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679 Ratings

Design for Living

Directed by Ernst Lubitsch
United States, 1933
Comedy, Romance


Gary Cooper, Fredric March, and Miriam Hopkins play a trio of Americans in Paris who enter into a very adult “gentleman’s” agree­ment, in this continental pre-Code comedy freely adapted by Ben Hecht from a play by Noël Coward, and directed by Ernst Lubitsch.

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Design for Living Directed by Ernst Lubitsch

Critics reviews

Sturges shows us a decade later that the strictures of the Hays era, far from eliminating allusions to prurience, inevitably encouraged a more forward-thinking celebration of sex through surreptitious suggestion—the act of withholding tended, in the Foucauldian sense, to evoke more obscenity than it suppressed.
March 05, 2013
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The characters’ arrangement may at first amount to “trying to play jokes on nature,” but the revolutionaries finally do storm the Bastille, clad in tuxedos—“Don’t let’s be delicate. Let’s be crude and objectionable.” Originally dismissed by Coward purists longing for another Cavalcade (1933), Design for Living endures as one of Lubitsch’s most scintillating views of shifting emotion, utterly devoured by the Cahiers du cinéma crowd: Truffaut adds “la mort” to “l’amour” in Jules and Jim (1962)…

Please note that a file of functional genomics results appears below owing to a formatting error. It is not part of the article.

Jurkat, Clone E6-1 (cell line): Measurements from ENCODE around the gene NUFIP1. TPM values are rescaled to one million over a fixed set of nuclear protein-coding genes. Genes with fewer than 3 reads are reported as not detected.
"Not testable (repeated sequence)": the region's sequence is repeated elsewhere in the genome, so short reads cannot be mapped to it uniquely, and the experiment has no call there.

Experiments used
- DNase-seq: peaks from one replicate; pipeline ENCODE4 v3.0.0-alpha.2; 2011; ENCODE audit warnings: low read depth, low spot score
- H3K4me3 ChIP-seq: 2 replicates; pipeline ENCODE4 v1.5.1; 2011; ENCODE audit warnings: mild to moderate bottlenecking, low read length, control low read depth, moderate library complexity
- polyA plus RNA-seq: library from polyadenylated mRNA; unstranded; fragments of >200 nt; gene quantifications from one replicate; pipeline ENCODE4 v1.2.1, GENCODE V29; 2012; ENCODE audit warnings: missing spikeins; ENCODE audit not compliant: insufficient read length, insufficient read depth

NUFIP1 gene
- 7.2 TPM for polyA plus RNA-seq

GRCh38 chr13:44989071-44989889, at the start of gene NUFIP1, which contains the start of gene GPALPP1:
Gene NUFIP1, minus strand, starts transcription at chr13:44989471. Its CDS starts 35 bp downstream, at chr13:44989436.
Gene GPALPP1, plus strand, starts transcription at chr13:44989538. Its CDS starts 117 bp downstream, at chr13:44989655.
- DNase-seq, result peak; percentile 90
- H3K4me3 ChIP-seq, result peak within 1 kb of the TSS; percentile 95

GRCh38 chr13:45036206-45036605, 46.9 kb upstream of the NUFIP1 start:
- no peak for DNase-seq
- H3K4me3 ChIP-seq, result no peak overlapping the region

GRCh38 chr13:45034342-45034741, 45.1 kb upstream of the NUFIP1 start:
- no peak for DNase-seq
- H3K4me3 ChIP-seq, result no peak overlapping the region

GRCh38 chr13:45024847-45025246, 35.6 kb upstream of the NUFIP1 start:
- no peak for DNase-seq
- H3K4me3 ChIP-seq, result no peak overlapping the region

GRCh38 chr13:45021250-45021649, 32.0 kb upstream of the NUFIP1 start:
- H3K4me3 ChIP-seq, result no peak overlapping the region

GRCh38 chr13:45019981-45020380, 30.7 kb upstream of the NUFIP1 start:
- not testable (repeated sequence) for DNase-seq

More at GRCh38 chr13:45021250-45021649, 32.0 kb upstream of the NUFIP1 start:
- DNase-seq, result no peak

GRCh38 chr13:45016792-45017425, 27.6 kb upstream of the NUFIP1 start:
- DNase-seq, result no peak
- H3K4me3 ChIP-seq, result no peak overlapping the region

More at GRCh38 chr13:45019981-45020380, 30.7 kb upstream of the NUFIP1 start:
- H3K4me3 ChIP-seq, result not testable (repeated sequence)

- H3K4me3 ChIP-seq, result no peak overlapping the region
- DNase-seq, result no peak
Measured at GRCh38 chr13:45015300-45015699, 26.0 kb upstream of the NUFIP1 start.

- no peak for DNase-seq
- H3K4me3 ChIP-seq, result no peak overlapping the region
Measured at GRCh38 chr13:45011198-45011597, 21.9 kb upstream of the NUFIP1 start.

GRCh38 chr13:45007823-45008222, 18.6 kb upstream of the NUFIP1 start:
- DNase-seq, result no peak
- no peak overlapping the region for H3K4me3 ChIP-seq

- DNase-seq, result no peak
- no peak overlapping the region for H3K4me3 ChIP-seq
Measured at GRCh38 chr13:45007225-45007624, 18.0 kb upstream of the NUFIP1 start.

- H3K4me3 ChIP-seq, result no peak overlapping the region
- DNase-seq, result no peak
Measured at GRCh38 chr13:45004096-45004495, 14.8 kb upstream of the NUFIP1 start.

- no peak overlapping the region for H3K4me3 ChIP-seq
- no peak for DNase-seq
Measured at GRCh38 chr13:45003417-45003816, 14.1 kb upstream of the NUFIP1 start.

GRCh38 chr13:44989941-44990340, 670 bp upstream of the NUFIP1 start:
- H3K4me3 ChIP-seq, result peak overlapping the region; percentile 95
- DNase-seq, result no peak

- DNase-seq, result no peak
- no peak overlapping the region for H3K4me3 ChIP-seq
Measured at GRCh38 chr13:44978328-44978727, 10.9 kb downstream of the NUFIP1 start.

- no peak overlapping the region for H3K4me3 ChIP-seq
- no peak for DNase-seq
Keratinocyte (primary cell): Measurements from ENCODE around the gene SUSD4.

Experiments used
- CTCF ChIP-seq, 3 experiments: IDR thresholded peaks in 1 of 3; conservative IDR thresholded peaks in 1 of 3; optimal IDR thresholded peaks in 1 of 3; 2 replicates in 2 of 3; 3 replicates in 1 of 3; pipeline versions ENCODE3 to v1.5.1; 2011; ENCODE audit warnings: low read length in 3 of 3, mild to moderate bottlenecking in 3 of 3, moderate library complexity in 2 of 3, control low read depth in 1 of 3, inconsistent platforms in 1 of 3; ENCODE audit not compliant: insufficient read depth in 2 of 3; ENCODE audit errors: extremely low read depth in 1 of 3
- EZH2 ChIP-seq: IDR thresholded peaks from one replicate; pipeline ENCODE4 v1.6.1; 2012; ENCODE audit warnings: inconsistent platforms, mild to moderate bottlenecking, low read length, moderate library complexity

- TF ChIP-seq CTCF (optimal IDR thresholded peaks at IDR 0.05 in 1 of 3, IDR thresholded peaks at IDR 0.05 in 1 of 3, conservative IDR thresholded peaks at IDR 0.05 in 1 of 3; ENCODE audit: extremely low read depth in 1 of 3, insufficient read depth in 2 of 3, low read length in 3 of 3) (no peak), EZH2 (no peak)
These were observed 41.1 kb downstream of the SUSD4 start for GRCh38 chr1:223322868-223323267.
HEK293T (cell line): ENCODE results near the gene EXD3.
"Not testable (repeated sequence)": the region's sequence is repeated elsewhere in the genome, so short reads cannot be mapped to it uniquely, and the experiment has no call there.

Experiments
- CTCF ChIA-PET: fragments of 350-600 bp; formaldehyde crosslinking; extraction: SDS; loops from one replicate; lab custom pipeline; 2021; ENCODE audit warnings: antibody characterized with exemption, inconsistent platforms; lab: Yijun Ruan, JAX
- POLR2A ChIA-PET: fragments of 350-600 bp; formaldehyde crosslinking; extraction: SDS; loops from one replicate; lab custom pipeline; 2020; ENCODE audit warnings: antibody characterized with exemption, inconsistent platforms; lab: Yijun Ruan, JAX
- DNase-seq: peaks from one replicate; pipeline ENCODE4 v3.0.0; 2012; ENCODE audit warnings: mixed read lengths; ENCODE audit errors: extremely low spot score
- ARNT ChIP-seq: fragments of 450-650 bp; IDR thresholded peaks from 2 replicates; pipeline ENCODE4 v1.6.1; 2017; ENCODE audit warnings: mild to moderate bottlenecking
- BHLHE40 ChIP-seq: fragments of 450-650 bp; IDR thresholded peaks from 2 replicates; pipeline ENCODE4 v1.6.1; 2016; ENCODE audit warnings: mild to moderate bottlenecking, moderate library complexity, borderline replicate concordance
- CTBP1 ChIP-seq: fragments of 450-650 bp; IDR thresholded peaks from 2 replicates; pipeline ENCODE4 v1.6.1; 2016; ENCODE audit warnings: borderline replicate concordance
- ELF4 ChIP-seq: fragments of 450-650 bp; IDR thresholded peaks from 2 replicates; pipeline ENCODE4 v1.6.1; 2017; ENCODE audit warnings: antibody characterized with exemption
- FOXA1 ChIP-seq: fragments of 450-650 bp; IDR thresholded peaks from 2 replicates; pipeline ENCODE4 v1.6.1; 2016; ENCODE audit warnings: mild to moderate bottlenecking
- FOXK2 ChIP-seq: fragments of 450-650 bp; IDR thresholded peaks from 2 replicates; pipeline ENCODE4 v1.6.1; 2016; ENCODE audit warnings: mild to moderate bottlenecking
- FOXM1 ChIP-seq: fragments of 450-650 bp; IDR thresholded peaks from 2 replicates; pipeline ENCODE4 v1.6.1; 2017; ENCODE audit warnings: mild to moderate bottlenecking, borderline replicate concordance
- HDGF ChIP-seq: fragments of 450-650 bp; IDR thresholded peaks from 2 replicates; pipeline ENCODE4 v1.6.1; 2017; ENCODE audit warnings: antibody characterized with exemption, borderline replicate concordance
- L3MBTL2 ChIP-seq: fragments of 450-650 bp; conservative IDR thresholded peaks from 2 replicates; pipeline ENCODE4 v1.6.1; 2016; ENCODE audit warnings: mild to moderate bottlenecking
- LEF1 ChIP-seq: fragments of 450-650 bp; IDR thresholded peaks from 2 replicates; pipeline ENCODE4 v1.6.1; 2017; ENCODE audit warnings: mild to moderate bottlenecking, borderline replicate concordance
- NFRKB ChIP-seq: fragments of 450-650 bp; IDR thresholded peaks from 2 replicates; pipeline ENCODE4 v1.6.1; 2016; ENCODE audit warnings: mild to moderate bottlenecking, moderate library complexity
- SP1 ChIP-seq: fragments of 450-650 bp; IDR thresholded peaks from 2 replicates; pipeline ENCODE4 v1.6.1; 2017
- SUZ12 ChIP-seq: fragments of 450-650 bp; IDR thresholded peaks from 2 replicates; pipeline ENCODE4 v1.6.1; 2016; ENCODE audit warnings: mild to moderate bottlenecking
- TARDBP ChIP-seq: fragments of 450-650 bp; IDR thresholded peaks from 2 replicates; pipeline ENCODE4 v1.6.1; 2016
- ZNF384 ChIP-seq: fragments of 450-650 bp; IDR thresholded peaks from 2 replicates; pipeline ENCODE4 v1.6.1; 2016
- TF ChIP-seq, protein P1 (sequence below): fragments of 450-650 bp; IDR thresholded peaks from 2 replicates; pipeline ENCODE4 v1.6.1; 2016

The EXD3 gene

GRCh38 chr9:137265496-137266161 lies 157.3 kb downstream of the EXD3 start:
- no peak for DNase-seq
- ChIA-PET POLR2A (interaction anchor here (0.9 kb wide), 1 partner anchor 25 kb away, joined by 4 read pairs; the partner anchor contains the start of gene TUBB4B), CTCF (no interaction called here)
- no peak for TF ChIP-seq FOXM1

March 05, 2013
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In both [Design for Living and Dr. Jekyll and Mr. Hyde, March’s urbane frustration becomes an obverse surface that’s forced to negotiate with or conjure its more brutish reverse (whether the freely licentious Mr. Hyde or the comparatively intuitive dolt-artist played by Cooper) for the sake of fulfilling desire. The true antagonist of either, then, is desire itself, over which men (and women, Hopkins reminds us) can’t help but be of two minds—one rational, and one instinctive.
March 05, 2013
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